5 Ways to Help your tweens understand and express their emotions

If you’re looking for how to help your tweens understand and express their emotions, you’re in the right place! The tween years can bring with them a flood of emotions like jealousy, embarrassment, and anger. Your tween is going through huge hormonal changes, starting to find their place within friendship groups, and experiencing a whole host of new emotions in the process. It’s no surprise that their mood is all over the place!

Right now, all your tween needs, is your support and understanding, as well as a little guidance in how to handle these big feelings. Let’s figure this out together!

In this post, we’re going to discuss a few different ways that you can offer comfort and counsel to your tween to help them understand and express their emotions.

Why do tweens experience such big emotions?

You might be pleased to know that the root cause of their emotions lies in brain development and changing hormones, and, as such, has very little (if not nothing) to do with you.

Whew. Take a breath. It feels good to learn that, right?!

How to help your tweens understand and express their emotions

Fortunately, there are lots of gentle parenting approaches that can help our tweens to understand and express their emotions. Take each approach and make it your own; turning it into a practice that works for both you and your child. Remember that some days, all they’ll need is time alone - and that’s ok!

1. Make space for the emotion

Although it can feel counterintuitive when absorbed into the midst of your tweens' range of emotions, the best thing that you can do is accept it and make room for the emotion. That’s right. You’ve got to give them the space to let it out. As well as that, you’ll want to make sure that you are validating their emotions - let them know that it’s ok to feel overwhelmed, angry, sad, embarrassed, and everything else that they might experience.

2. Suggest ways for them to let their emotions out

There are countless ways to let emotions out - and only one of which involves letting your wonderful tween yell at you and shut themselves in their room. You might like to encourage them to take up a new hobby such as running, playing an instrument, singing, or writing. Exercise, in particular, invites lots of space to process emotions.

3. Lead by example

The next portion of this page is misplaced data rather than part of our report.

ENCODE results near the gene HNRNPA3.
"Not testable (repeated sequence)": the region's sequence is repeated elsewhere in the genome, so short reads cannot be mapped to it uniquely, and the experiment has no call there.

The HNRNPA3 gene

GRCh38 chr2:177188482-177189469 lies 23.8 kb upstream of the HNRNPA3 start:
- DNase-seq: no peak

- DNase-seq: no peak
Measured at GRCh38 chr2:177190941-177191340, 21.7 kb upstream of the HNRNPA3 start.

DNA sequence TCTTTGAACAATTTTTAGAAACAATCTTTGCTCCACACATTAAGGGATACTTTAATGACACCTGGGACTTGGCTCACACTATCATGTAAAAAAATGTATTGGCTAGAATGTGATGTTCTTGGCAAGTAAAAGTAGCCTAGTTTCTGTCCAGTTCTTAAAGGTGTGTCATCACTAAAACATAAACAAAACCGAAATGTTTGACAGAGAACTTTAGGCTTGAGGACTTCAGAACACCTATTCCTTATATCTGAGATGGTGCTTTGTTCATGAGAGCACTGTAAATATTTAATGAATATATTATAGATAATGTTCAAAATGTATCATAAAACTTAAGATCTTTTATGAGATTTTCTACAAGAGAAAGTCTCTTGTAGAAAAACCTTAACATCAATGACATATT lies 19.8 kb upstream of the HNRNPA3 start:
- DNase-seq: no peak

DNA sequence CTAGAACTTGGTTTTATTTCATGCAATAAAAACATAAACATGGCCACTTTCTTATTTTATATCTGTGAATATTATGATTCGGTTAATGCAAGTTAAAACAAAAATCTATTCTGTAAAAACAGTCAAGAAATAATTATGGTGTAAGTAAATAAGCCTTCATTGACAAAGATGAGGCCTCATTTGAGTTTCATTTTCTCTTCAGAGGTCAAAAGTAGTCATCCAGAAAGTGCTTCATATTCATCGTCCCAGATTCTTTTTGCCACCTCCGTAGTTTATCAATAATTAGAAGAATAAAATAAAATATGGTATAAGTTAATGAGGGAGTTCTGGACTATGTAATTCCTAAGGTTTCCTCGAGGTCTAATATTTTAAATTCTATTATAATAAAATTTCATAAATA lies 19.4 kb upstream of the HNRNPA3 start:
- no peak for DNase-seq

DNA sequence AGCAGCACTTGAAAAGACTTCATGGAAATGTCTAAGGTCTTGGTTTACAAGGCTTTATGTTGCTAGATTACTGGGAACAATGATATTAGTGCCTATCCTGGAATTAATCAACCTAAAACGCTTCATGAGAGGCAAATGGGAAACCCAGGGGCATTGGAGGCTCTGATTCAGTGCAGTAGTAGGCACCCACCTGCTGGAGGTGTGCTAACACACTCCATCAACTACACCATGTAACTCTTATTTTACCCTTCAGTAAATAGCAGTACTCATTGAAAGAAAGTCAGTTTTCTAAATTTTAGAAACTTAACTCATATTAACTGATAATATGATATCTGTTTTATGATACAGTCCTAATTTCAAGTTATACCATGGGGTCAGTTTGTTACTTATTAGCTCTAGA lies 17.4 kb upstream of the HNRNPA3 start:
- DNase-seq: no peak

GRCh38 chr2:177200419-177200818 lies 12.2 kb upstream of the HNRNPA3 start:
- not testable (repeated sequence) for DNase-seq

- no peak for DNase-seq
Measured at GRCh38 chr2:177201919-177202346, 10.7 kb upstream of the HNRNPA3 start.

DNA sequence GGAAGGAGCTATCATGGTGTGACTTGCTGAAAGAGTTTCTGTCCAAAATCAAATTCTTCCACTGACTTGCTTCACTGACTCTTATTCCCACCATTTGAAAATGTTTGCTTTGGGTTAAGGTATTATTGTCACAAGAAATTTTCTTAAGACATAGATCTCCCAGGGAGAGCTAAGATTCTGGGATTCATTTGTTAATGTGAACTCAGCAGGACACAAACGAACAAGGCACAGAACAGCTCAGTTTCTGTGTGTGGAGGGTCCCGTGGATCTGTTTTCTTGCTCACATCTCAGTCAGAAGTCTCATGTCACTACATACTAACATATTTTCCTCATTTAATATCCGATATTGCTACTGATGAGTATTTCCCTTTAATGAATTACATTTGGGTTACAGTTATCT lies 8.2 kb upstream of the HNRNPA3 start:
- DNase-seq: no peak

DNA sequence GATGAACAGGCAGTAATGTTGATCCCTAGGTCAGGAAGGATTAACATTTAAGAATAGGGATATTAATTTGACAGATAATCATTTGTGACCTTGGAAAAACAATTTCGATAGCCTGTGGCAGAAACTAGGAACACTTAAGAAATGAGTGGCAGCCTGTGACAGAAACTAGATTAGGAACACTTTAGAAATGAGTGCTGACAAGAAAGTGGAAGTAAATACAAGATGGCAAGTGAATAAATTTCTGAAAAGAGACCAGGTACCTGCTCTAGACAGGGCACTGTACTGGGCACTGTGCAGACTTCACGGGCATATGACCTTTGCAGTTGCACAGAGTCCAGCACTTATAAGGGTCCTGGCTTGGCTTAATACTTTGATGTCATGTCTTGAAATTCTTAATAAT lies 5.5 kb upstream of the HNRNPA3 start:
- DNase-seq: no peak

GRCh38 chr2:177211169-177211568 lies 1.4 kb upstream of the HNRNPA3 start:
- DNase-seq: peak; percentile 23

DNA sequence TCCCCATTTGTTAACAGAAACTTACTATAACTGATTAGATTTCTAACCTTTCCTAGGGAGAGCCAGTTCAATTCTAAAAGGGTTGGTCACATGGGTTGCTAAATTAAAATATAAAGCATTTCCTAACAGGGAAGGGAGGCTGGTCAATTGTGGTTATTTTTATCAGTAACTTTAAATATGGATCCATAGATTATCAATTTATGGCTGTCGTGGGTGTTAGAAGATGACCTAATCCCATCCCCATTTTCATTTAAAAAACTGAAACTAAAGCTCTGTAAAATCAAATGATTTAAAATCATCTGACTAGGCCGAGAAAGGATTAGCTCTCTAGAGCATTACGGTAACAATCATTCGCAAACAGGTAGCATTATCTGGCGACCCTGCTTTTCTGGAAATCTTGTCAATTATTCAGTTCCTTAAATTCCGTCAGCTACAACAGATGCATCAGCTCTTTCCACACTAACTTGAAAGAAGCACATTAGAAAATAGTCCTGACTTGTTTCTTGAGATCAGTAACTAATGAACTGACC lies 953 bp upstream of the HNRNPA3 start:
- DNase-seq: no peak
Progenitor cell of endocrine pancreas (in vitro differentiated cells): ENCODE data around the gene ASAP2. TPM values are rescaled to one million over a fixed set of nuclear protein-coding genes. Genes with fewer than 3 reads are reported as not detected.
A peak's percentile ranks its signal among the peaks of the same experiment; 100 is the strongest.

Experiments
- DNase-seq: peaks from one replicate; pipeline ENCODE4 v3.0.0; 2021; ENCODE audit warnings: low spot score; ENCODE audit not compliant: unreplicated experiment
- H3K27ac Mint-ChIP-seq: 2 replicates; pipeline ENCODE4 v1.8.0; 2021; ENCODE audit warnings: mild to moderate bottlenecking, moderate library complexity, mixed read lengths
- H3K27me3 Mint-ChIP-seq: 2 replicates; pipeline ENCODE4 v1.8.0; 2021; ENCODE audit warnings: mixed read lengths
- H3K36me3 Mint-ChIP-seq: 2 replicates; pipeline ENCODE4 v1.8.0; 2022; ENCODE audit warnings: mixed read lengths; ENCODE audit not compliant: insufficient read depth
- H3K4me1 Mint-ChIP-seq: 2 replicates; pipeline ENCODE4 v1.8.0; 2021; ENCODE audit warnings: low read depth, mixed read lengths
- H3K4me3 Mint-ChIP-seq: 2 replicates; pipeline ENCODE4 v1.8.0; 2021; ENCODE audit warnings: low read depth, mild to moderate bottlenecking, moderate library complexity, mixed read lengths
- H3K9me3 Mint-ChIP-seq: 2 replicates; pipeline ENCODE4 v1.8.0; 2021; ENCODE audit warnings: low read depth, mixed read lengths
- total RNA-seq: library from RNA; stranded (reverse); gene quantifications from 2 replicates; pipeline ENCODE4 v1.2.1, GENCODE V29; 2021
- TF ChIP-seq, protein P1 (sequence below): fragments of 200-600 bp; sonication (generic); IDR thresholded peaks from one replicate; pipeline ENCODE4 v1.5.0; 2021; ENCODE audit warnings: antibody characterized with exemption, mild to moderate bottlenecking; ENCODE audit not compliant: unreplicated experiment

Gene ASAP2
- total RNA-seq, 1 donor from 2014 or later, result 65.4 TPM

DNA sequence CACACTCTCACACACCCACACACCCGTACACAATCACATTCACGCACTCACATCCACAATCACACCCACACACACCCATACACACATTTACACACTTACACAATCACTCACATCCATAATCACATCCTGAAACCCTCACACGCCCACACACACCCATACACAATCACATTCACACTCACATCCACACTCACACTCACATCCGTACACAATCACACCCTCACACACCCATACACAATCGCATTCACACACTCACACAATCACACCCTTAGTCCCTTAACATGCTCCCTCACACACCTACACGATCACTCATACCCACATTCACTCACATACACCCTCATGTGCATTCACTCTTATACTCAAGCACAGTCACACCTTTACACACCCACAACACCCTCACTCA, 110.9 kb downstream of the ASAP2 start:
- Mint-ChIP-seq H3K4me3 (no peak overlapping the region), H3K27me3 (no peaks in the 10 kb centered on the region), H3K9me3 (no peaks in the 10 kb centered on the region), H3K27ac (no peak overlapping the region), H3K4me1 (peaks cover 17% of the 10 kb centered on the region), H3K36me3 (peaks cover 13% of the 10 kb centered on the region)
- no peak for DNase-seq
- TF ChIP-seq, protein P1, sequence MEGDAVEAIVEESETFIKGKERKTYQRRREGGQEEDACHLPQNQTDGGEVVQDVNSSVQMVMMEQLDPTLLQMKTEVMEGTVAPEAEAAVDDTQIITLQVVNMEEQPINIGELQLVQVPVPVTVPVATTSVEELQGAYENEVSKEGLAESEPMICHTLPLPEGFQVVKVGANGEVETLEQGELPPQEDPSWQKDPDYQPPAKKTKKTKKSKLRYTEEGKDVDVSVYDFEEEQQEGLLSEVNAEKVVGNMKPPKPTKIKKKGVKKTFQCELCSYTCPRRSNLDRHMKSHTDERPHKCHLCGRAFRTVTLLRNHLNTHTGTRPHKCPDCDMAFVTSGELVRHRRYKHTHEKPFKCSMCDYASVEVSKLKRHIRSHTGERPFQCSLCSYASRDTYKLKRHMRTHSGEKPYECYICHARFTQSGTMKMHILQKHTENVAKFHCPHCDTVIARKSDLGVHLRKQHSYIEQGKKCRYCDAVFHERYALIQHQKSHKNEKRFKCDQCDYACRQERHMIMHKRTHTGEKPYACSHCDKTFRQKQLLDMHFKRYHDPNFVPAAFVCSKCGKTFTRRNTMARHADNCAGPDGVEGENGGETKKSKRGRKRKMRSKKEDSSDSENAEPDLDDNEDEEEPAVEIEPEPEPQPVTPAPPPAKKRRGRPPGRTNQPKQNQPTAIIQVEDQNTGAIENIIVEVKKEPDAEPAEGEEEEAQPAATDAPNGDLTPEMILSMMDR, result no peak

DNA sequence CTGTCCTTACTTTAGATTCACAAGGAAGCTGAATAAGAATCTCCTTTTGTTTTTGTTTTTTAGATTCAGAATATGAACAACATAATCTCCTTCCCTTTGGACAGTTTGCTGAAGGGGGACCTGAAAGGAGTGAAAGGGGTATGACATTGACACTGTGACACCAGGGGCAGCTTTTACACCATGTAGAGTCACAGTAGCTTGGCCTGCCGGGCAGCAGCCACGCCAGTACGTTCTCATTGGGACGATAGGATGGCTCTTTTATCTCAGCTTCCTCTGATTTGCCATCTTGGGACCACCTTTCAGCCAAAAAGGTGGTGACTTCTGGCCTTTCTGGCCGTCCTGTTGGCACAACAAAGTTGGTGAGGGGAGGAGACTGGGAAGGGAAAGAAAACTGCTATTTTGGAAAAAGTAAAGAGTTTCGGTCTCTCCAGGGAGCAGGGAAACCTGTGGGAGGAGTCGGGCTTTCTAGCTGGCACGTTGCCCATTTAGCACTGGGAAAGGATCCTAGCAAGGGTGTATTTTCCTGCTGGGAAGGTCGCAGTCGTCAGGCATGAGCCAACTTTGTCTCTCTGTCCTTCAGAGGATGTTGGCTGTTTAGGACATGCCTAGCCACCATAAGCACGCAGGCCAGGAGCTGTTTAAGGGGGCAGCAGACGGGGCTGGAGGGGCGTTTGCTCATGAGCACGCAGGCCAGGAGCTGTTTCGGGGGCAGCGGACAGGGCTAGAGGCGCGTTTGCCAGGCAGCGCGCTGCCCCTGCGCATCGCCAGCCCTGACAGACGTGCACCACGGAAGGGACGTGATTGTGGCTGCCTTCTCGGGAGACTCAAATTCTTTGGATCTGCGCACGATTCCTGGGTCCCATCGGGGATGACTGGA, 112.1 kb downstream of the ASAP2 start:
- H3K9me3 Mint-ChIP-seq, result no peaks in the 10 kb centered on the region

Show your tween that you also experience big emotions. Whether you’re feeling sad, frustrated, embarrassed, impatient, or downright furious, get comfortable with talking to your tween about how you feel. Sure, it might feel a bit weird at first, but by showing them that you (the grown-up) also feel bad sometimes, their emotions will be less scary.

4. Teach them breathing techniques

Pranayama (or controlled breathing) is a wonderful way to calm the nervous system and, as a result, encourage relaxation. Focusing on the breath can bring us away from the overwhelm that we’re experiencing in the mind, making it a great technique for emotional tweens! ‘Square breathing’ is an easy practice for beginners and is something that they can practice anytime, anywhere. Here’s how to practice it:

Breathe in for 4

Hold for 4

Breathe out for 4

Hold for 4

They can repeat this technique for as much or as little time as they need to.

5. Journaling

Journaling is an effective way to get thoughts out of our heads and onto paper. You might like to introduce this idea to your tween by suggesting that you spend a few minutes journaling together after breakfast or before dinner.

One of the most powerful ways to calm the mind through journaling is to set a timer for 3 minutes and write anything and everything that comes to mind. Even if it’s 3 minutes of repeatedly writing “I don’t know what to write”. Once you give your tween time to get into the habit of journaling, letting their thoughts and emotions out will get easier and easier.

The Takeaway

During the tween years, your child needs all the love and support that you have to offer. After all, it will be challenging for them to figure out how to understand and express their emotions by themselves. Your life experience is a vital tool in offering them guidance, validation, and empathy.

Do you have any tips for helping tweens to understand and express their emotions? We would love to know!

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